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Type Helpers

A type helper is a type that can accept other types as arguments. It's like a function, but for types. Record is a great example:

type MyObj = Record<string, string>;

const obj: MyObj = {};

obj.foo = "bar";

obj[1] = "baz"; // Error: Type 'number' is not assignable to type 'string'.

Here, we are defining a type MyObj that is an object with string keys and string values. We pass in the types string and string as arguments to the Record type helper, and it returns a new type we can use in our applications.

The syntax might look a bit unusual. But it's just like a function, only that it operates on types instead of values. Instead of (), we use <>.

Built-In Utility Types

TypeScript comes with a number of built-in utility types that can be used to create and manipulate types. These are globally available throughout your project - no need to import them. Some of the most commonly used ones include:

  • Partial<T>: Creates a type with all properties of another type set to optional.
  • Pick<T, K>: Creates a new type by picking a set of properties K from another type T.
  • Required<T>: Creates a type with all properties of another type set to required.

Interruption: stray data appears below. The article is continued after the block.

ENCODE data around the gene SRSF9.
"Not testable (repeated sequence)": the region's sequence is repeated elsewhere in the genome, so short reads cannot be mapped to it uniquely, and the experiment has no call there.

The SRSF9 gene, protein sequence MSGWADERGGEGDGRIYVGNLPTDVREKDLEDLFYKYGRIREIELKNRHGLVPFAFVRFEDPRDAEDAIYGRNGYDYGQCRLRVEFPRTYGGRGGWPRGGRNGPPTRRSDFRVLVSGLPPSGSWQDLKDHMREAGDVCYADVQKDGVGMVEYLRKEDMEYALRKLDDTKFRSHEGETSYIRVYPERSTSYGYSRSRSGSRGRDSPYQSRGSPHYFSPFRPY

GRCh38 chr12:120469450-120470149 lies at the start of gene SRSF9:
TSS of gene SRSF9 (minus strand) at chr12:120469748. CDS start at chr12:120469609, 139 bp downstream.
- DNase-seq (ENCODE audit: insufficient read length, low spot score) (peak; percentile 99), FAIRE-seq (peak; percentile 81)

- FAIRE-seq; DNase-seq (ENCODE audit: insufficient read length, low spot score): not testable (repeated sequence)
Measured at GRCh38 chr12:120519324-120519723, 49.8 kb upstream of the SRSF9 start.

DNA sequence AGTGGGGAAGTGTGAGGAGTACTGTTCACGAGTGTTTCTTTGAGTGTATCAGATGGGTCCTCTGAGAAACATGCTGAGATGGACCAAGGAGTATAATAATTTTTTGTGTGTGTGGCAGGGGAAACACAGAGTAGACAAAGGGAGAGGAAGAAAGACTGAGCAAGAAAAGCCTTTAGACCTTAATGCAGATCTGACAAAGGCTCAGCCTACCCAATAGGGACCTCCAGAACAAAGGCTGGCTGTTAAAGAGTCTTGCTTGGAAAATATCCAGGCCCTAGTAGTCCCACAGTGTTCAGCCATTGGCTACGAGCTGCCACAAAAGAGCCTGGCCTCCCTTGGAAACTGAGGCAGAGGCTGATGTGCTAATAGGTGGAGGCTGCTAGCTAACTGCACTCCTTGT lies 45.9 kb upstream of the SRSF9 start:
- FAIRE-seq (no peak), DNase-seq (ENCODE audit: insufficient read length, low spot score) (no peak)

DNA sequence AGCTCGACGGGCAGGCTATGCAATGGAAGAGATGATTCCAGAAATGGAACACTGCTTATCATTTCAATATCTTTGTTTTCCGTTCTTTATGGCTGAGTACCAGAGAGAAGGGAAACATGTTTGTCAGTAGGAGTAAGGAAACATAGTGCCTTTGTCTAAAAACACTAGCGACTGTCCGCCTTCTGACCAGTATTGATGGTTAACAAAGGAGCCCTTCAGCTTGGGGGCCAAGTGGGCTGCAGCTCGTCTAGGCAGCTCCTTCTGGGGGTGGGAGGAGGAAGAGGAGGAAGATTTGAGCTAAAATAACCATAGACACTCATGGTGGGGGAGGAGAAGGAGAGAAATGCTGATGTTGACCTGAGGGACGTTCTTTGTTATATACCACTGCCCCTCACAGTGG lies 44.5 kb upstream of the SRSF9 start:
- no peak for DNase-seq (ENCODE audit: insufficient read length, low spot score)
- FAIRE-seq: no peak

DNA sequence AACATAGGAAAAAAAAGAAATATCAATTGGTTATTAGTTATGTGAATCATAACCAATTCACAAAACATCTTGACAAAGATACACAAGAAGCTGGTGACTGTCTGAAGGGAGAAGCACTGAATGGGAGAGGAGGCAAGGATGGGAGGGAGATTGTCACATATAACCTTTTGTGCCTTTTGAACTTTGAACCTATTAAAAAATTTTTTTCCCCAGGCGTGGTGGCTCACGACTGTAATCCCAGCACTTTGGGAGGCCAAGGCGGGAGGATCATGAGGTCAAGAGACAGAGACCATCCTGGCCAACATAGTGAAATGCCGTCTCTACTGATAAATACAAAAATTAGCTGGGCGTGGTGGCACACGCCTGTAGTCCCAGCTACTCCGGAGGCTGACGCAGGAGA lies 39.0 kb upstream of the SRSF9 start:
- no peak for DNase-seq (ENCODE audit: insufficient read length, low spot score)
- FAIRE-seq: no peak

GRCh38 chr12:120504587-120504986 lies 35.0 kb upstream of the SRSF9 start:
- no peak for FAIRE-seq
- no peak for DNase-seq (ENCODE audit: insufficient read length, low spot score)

• Readonly<T>: Creates a type with all properties of another type set to readonly.

Building Your Own Custom Type Helpers

You'll often need to build your own type helpers for your project. Let's imagine you have lots of values in your app that might be something or null or undefined. You could keep writing string | null | undefined everywhere, but that would be tedious and error-prone. Instead, you can create a custom type helper:

type Maybe<T> = T | null | undefined;

Here, we are defining a custom type helper Maybe that takes a type T as a parameter and returns a new type that can either be T, null, or undefined.

We can use it like so:

interface User {
  id: string;
  name: string;
  phoneNumber: Maybe<string>;

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